Throughout the pandemic, there has been consistent commentary on the impact of COVID-19 on the healthcare workforce. With increasing clinical demands, diverted resources, and colleague absence, healthcare professionals (HCPs) have struggled under sustained pressure. As part of our panel engagement series ‘M3 Health Talks’ I recently spoke with Dr Susan Noonan, a Boston-based physician who is an expert in emotional distress amongst the HCP population. We talked about the impact of the pandemic and the notion of ‘moral distress’, which is where someone feels that they are being asked to do something that is not consistent with morally correct behaviours. During the peak of the pandemic, moral distress played a significant role in HCPs’ discomfort, with many unable to provide the level of care they would normally expect to be able to deliver. This sense of inadequacy, and often frustration, layered with an unmanageable workload and little downtime has seen sharp increases in the number of people leaving their jobs in healthcare, impacting staffing further for those that remain.
What does this crisis mean for healthcare market research? Our close relationship with our panellists has meant that we’ve been particularly attuned to additional pressures on our respondents, and operating with sensitivity and understanding has been paramount. Below we’ve highlighted three ways in which we have ensured we don’t amplify pressures on the medical community:
- Data-Driven Decision Making
From the outset of the pandemic we have been led by data. In March 2020 there was a natural hesitancy about inviting clinicians to participate in market research, and some manufacturers took the decision to pause fieldwork. We chose to ask our panel whether they wanted to receive invitations, with over 97% still happy to participate in online quant studies (99% excluding Japan). In February 2021 we fielded a survey on work / life balance, finding that two-thirds of respondents don’t consider market research participation to be ‘work’. This corroborates our research in the early stages of the pandemic where respondents told us that they saw market research as an escape and distraction from clinical work.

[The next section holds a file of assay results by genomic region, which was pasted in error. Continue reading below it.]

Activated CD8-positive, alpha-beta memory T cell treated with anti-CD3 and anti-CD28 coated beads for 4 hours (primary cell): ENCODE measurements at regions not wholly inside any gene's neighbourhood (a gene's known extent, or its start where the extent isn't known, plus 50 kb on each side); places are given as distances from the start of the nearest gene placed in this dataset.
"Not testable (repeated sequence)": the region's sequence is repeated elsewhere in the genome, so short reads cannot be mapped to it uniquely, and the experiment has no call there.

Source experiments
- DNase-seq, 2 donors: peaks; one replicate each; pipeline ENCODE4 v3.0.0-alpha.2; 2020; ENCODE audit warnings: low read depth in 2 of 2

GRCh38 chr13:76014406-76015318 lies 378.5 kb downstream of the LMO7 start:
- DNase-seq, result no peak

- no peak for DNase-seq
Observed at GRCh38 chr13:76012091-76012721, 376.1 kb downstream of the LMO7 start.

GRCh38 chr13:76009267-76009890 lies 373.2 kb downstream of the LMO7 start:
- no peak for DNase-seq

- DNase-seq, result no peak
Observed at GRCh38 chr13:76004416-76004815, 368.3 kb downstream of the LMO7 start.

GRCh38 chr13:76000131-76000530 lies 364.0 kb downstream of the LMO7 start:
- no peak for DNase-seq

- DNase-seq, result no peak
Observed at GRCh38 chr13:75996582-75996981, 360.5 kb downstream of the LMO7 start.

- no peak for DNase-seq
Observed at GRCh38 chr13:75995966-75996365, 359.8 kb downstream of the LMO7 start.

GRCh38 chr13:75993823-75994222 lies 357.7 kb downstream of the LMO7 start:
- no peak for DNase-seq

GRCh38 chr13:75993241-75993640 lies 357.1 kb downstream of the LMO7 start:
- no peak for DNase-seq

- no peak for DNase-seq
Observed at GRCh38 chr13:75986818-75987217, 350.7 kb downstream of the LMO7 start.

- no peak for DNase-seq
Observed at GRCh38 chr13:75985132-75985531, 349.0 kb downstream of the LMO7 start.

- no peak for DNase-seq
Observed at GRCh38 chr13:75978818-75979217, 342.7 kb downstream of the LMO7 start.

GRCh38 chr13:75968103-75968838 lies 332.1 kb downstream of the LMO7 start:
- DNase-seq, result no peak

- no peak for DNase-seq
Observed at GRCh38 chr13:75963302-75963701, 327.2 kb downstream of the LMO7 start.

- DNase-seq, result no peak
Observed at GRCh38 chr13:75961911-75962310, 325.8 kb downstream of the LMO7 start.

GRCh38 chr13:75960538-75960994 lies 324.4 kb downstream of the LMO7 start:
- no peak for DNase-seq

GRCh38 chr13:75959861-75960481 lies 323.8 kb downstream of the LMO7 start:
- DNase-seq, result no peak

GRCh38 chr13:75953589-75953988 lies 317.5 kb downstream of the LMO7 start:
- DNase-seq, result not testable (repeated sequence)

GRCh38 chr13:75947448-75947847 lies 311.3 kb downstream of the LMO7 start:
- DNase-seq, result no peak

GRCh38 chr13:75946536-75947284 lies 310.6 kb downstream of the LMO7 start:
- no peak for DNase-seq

- Flexibility in Scheduling
One key issue exacerbating emotional distress in HCPs is their unpredictable work schedule, often with last minute scheduling changes and overtime. This in turn can affect their social lives, making it difficult to make plans in advance. Being as flexible as possible is important with research too. We know that respondents with busy schedules particularly enjoy online surveys as they can participate at any time, day or night. One impact of COVID on the research industry has been the widescale adoption of virtual qual approaches, and self-serve scheduling. Respondents can now make appointments that match their availability, and we can make qual research more accessible by running sessions outside of the normal working day as we’re no longer dependent on facility opening hours or moderator travel. Remote qual also makes over-recruiting more ethical as you’re not requiring someone to travel to a facility just in case!
- Reducing the Stigma of Mental Illness in the Medical Profession
One of the biggest concerns that Dr Noonan highlighted was the stigmas that continue to be attached to healthcare professionals suffering with their mental health. This is particularly apparent in the US where re-certification includes medical record review, so clinicians feel unable to be transparent about their difficulties. Dr Noonan’s advice is to talk to colleagues you think might be distressed, and help amplify the conversation, normalising discourse about mental wellbeing. As a market industry we can support this by offering resources and support to our respondent panels and communities, and by advocating for increased research into mental health.